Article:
The UNSC has condemns the acts of terror against Karachi, but the statement on the Karachi terror strike got complicated after Islamabad attempted to pin the blame on New Delhi.
The United States on Wednesday stepped in to stall a United Nations Security Council statement pushed hard by Xi Jinping’s China on this week’s Karachi terror attack in light of New Delhi’s reservations over the Imran Khan government’s efforts to politicise the attack at Pakistan Stock Exchange.
Pakistan foreign minister Makdoom Shah Mehmood Qureshi had blamed the attacks on India on Tuesday. His boss Imran Khan echoed him in the National Assembly on Wednesday, claiming Islamabad had no doubt that India was involved. The Balochistan Liberation Army is reported to have claimed responsibility for the attack in Pakistan’s southern port city on June 29.
In informal consultations, several UNSC members took a dim view of Pakistan’s effort to queer the pitch and use the UNSC to achieve their political objectives in cooperation with mentor, China.
Germany was the first to speak up on the China-sponsored statement. The UNSC follows the silence procedure that considers a resolution to have the support of all members concerned if no one raises an objection to it within a specified time.
Germany’s intervention pushed the timeline, forcing China to extend the silence process to 10 am (Eastern Time) on July 1.
As this deadline was to expire, the United States also made an intervention. The procedure now stands extended till 1 pm (Eastern Time) on July 1.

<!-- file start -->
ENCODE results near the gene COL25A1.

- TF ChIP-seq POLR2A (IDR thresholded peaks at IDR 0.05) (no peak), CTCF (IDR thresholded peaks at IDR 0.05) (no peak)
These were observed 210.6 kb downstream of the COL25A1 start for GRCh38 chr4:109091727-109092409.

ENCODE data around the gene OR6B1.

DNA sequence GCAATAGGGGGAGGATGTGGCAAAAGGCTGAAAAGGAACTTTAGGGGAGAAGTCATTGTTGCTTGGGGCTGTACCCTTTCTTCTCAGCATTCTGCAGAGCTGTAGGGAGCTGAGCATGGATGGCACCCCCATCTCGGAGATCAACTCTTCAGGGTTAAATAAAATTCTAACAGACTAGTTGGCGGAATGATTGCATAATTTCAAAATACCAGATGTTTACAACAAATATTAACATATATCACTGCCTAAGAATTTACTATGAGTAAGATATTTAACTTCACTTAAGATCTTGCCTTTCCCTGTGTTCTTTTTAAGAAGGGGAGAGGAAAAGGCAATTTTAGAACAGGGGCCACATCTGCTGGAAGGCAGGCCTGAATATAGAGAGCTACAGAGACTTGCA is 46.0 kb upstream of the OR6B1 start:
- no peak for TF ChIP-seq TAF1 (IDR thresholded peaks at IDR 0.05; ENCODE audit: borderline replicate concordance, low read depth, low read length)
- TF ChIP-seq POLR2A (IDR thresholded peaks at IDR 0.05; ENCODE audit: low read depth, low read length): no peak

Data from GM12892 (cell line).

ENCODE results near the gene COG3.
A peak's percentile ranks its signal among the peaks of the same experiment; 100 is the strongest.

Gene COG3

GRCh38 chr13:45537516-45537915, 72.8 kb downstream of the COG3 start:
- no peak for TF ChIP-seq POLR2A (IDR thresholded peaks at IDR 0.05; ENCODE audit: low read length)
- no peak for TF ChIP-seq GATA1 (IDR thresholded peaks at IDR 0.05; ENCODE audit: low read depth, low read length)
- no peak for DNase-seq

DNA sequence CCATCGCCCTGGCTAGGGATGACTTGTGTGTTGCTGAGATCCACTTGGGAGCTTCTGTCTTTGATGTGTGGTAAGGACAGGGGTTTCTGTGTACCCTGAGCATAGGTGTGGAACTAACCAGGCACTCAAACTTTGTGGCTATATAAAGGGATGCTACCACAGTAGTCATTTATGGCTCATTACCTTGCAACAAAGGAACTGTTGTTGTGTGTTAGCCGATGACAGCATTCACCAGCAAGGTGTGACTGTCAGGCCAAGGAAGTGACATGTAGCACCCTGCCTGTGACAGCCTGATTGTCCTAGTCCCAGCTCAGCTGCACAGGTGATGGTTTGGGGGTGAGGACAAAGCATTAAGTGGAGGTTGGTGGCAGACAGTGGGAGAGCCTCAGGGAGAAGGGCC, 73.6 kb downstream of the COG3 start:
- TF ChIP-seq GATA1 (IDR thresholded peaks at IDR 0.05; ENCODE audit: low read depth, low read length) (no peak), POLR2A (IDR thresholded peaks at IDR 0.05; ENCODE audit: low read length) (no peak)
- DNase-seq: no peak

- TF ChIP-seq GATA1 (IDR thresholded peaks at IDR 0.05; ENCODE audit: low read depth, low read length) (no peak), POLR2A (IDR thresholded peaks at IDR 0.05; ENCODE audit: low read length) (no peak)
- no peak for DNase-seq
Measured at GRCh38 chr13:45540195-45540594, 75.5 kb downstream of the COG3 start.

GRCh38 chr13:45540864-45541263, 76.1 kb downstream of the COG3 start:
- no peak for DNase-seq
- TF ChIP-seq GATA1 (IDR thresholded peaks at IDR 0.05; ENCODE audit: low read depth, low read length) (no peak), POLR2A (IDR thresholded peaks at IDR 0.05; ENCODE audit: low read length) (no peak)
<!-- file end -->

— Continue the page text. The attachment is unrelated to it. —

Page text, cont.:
Officials said that there was a good chance that the statement on the terrorist strike in Pakistan would be approved by the UNSC sooner or later. The delay, however, is the message to the China-Pakistan team that it could not expect a smooth ride at international fora.
Indian and Chinese soldiers have been locked in a stand-off in eastern Ladakh for weeks after People’s Liberation Army soldiers attempted to expand their territory on the Indian side. On July 15, the stand-off escalated into a violent scrap that led to loss of lives on both sides.
One Chinese diplomat posted at the UN who tried to push the Pakistan statement tried to nudge others to move quickly, arguing that taking action “slowly will send a bad signal to others and the victims.”
That statement, however, did not have the desired impact, particularly since China doesn’t have a track record of coming down strongly on terror. At the UNSC, China – one of the five permanent members – had blocked a resolution designating Jaish-e-Mohammad chief Masood Azhar as a global terrorist under 1267 resolution for years. Beijing eventually had to take a step back last year under intense international pressure. Pakistan has, however, not acted against Masood Azhar despite the UNSC resolution.